Cardiac Medications

Cholesterol and Lipid Lowering Drugs: Statins

Statins are a group of medications, which block the internal production of cholesterol in the liver by blocking the enzyme HMG CoA reductase, an essential step in cholesterol production. They also increase the rate of LDL (bad cholesterol) receptor turnover in the liver. These medications may lower the LDL cholesterol by anywhere from 20% to as much as 60% depending on medication and dose. They also have a modest effect on raising HDL (good cholesterol) and lowering triglycerides.

There have been many large scale studies of the benefits of STATINS in patients after a heart attack. These show significant reductions in the risk of death, cardiac events, strokes, and the need for angioplasty and bypass surgery in patients with CAD. The benefit is in the range of 25-40%. As well aggressive cholesterol lowering with statins in post-bypass patients has been shown to reduce the rate of coronary disease developing in the bypass grafts.

Currently available STATINS include:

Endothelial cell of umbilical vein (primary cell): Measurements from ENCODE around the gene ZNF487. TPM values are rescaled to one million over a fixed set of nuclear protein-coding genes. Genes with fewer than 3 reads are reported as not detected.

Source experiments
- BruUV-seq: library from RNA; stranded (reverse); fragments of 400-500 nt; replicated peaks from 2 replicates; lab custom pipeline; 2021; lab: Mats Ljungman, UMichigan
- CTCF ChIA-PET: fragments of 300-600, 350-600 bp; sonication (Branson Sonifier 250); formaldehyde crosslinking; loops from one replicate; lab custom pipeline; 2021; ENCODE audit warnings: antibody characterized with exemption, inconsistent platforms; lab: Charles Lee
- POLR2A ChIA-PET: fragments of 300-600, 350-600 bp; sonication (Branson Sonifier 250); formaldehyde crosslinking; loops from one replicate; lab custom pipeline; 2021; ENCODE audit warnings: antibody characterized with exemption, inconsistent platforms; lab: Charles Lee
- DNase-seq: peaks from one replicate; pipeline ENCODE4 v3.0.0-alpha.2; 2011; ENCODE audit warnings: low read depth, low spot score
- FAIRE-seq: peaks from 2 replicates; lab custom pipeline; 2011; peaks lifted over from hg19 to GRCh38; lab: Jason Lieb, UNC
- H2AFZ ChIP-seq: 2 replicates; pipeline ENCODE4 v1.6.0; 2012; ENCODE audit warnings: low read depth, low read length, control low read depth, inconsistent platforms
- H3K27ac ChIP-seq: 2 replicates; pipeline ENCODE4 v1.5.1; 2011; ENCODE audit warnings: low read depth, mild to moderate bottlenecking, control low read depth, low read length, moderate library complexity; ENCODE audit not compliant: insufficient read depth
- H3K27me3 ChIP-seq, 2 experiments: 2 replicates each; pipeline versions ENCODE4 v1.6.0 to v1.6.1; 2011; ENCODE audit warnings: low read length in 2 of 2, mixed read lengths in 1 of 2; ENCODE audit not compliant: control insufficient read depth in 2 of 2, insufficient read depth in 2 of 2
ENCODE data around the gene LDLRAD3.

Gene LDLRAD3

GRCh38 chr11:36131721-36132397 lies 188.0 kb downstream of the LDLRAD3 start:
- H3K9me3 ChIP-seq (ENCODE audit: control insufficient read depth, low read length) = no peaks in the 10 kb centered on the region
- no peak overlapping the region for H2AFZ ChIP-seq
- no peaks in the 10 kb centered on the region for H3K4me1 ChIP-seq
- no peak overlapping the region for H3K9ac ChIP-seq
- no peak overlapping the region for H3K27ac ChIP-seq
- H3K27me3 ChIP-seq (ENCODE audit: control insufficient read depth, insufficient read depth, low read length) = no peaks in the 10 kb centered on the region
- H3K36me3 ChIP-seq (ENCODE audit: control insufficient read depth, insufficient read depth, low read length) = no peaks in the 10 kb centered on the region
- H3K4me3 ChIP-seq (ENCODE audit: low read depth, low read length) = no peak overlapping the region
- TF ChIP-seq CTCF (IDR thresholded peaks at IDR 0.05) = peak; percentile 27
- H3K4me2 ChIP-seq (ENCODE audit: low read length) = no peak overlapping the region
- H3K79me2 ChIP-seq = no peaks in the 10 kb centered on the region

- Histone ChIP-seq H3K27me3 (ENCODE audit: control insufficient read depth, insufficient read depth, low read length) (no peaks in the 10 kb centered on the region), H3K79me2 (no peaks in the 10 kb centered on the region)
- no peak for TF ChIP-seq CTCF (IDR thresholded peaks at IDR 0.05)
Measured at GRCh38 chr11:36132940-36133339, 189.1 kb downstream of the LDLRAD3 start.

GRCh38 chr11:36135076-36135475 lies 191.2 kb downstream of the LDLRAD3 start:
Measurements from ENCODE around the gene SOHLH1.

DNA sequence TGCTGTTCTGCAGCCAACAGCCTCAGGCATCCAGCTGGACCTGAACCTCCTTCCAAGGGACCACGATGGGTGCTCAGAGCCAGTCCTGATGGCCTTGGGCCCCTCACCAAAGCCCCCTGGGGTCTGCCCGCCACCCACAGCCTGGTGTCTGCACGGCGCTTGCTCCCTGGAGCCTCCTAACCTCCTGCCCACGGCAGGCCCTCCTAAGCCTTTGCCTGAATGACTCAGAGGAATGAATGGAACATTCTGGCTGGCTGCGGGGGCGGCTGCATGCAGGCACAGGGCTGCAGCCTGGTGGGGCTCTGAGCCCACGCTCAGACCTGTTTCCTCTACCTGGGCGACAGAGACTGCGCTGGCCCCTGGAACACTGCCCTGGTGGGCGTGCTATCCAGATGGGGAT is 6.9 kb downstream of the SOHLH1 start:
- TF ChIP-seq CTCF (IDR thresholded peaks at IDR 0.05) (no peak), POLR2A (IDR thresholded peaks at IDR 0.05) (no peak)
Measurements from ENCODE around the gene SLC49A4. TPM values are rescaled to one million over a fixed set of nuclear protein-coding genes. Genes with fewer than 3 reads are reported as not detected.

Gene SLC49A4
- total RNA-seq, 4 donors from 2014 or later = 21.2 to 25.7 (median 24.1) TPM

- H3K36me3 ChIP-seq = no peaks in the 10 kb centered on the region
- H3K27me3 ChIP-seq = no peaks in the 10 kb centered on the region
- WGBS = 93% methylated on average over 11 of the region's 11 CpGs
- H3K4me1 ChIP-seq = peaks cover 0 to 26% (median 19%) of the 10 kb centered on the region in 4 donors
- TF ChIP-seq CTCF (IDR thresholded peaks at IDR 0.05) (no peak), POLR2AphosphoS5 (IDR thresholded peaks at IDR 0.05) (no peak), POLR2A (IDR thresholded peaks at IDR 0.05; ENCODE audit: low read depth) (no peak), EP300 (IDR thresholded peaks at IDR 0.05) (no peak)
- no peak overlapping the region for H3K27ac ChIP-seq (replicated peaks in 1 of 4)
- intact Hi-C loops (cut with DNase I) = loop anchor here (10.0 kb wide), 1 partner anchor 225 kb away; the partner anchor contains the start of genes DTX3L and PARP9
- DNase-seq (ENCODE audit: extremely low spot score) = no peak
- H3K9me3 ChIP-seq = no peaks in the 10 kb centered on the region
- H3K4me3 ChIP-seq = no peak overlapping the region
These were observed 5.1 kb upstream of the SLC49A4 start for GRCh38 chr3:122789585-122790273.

Rosuvastatin (Crestor)
Lovastatin (Mevacor)
Pravastatin (Pravachol)
Simvastatin (Zocor)
Fluvastatin (Lescol)
Atorvastatin (Lipitor)

These medications are generally well tolerated with infrequent side effects. Side effects to monitor include the development of muscle pains and liver abnormalities. While on these medications, liver function tests and the cardiac muscle enzyme CPK should be checked periodically (at 2-3 months after starting the medication and then every 6-12 months. If you develop muscle pains on these medications, report your symptoms to your physician.

If your cholesterol improves on these medications, it means the medication is working. It does not mean you no longer need the medication. Unless you are experiencing side effects do not stop your medications without checking with your doctor.

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